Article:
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COVID-19 cases surge in Shanghai with millions under lockdown

Although low by some countries’ standards, the number of daily cases is among the highest since the virus was first detected in the central city of Wuhan in late 2019.

Shanghai, with its 26 million people, began a two-stage lockdown last week, with residents in the eastern section of Pudong expected to be allowed to leave their homes on Friday, while neighbors in the western section of Puxi were undergone their own four-day period of isolation.

Despite this assurance, millions of people in Pudong continue to be confined to their homes amid complaints about food deliveries and the availability of medicine and health services.

Notices given to residents said they were required to self-test daily for COVID-19 and take precautions, including wearing masks at home and avoiding contact with family members – measures that have been little applied since the first days of the pandemic.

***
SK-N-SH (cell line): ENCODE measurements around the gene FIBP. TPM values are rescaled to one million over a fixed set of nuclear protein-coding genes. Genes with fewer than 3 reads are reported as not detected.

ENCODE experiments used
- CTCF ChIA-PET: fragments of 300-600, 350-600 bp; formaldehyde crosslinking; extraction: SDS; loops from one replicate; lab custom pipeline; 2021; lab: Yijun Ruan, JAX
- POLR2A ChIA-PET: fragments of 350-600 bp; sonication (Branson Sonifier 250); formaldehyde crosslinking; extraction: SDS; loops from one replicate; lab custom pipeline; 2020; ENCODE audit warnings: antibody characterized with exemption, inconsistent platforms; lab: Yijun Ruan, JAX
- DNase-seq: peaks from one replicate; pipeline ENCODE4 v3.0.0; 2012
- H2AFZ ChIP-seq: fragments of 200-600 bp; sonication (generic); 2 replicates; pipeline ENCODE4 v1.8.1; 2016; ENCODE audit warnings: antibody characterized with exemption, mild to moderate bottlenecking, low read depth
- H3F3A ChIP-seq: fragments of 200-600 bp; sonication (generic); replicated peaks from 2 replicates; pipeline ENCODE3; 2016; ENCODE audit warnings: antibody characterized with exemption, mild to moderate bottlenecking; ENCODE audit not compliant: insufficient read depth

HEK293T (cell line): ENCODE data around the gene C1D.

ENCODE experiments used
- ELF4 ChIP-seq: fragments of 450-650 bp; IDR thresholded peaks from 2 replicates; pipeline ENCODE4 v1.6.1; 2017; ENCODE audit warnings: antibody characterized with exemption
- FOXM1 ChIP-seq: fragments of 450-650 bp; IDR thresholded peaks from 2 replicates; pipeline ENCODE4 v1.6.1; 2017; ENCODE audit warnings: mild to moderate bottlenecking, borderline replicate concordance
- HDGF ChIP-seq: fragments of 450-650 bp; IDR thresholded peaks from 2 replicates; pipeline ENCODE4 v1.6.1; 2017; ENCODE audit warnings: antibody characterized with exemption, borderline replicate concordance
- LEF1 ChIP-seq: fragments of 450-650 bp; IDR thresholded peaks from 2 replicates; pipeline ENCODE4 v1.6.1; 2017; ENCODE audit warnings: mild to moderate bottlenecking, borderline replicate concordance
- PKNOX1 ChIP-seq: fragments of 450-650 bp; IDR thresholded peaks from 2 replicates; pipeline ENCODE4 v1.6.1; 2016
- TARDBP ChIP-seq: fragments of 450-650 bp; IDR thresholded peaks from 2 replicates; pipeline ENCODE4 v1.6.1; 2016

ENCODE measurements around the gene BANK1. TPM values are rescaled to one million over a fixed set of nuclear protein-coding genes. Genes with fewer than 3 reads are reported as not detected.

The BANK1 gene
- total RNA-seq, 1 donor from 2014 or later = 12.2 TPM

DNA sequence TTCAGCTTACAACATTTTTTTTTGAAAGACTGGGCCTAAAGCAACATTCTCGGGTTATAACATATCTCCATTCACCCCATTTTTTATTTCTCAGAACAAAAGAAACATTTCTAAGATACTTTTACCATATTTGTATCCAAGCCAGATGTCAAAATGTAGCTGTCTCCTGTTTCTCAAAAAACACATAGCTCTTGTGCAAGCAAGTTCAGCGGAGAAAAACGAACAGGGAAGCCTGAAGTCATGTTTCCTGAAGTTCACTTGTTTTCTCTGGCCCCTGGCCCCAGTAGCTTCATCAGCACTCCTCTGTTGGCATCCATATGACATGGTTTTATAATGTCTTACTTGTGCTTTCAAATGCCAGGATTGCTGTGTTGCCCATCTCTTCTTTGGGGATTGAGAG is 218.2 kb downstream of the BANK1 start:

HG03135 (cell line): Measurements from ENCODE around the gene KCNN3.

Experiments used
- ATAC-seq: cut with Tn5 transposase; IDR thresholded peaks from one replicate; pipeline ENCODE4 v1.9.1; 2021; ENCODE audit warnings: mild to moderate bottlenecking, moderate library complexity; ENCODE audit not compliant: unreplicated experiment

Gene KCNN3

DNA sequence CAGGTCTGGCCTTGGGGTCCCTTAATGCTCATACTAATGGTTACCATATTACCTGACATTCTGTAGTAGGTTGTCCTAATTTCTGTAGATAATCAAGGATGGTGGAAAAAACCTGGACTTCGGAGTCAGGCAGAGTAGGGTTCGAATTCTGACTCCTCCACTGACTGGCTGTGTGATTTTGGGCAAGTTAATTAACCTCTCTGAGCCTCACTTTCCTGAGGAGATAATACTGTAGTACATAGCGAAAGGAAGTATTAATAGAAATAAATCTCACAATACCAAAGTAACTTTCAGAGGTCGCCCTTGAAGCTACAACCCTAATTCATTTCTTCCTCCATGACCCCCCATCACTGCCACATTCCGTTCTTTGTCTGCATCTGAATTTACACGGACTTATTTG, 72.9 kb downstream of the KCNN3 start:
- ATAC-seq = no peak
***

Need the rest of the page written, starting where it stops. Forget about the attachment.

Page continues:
A city official last week apologized in response to complaints about the government’s handling of the lockdown, and a deputy premier made demands for sweeping improvements during a tour of Shanghai on Saturday.

Sun Chunlan, who sits in the ruling Communist Party’s Politburo, called for “resolute and prompt measures to stem the spread of COVID-19 in Shanghai as soon as possible”, the official Xinhua news agency reported.

However, Sun stressed “unwavering adherence” to China’s radical “zero-COVID” approach, imposing lockdowns, enforced isolation of all suspected cases and mass testing, while acknowledging the social toll and resulting economy.

“It is a daunting task and a huge challenge to fight the omicron variant while maintaining the normal functioning of basic functions in a megacity,” Sun said.

She called for safeguarding key industries and institutions and the functioning of supply and industrial chains in the mall, while ensuring “basic living conditions and normal medical needs for people”.

State media reports indicate that President and Communist Party leader Xi Jinping is leading the continuation of the tough approach, while seeking to avoid further damage to the shattered economy and ensure overall stability ahead of a key congress. of the party scheduled for November.

washingtonpost

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